An upside to that could be a reduction in unknown agency or tech fees, the latter of which has been a problem for publishers as they have gradually become disintermediated from customers due to programmatic trading. That’s something publishers like the Guardian have moved to crack down on.
Clients speaking more directly with publishers also helps those disheartened by agency rebate culture. “The murky world of rebates disadvantages a lot of publishers because if you’re not a publisher that has a rebate deal with an agency, you won’t get much money from them,” said Tim Hussain, head of digital at consultancy Ebiquity. “Even if your offering is right for the advertiser, the agency will do all they can not to use you because you don’t have a deal with them. So the greater the control advertisers have over their rebates, the better it is for the publisher.”
Brands like Jaguar Land Rover are all for publisher-client direct deals. The carmaker is among those increasing efforts to work directly with publishers to help bring transparency to its buys. Speaking at the Festival of Marketing last month, Dominic Chambers, JLR’s global head of digital marketing, criticized the amount of middlemen within the programmatic trading supply chain. The advertiser is now questioning where the value is within the layers of ad tech and in turn dealing more directly with publishers. “We need to get the controls and quality in place, then double down on great content,” he said.
It’s still early, so there aren’t countless case studies of new data partnerships. Trinity Mirror allowed Nestle to use its audience data to target audiences on other publisher sites. Conversations become more in-depth once the publisher understands more about the client’s attribution model and exactly what it’s looking for in its buying data against user targets, rather than campaign by campaign, Childs said.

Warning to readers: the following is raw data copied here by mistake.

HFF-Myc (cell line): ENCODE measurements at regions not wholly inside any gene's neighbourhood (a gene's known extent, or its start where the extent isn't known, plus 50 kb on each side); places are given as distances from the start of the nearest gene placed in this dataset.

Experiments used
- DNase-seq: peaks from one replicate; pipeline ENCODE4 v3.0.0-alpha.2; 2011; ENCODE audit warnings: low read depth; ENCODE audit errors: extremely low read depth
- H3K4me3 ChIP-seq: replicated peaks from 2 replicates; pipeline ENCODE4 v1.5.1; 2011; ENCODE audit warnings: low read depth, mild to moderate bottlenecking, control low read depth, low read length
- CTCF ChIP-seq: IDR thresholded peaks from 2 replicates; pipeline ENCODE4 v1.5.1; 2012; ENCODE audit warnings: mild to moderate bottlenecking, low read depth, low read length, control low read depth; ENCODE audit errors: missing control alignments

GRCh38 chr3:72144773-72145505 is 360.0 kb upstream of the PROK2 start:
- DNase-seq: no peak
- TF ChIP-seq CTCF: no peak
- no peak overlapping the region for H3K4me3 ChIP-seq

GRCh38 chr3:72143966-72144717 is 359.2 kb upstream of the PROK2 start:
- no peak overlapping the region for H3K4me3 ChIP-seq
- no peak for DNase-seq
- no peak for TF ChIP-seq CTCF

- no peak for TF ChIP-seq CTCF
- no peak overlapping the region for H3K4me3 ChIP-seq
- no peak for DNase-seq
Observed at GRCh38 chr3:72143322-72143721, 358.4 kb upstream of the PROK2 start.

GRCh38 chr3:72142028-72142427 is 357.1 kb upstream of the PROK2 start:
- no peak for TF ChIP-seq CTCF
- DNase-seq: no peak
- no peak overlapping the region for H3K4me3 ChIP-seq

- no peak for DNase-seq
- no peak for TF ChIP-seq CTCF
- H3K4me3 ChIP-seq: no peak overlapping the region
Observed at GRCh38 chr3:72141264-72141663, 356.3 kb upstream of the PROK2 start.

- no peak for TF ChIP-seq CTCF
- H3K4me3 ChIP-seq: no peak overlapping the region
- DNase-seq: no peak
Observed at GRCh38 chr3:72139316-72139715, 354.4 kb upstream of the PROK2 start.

Other publishers are exploring ways to overlay their DMP data with clients’ data. For example, a publisher could share data, like what football teams a user supports, which could factor into the creative messaging, while using a client’s in-store data to judge the messages’ timing. The publisher could integrate its own first-party data with a client’s CRM data to create profiles of likely customers.
“When brands developed online entities, they became media owners, aggregating audiences as publishers do, and this has created an enormous second-party data opportunity,” said Malik.
The table stakes will be high for such deals, though. “Our data is our gold dust, so we won’t give it up to just anyone or for a monthlong campaign,” said David Hayter, programmatic director for Shortlist Media. The publisher is starting to have conversations internally about how it can leverage its first-party data more with specific clients and whether there is scope for clients to use the data off Shortlist Media’s own properties. These kinds of partnerships would need to be a minimum of six months and in the six-figure price range to work, he added.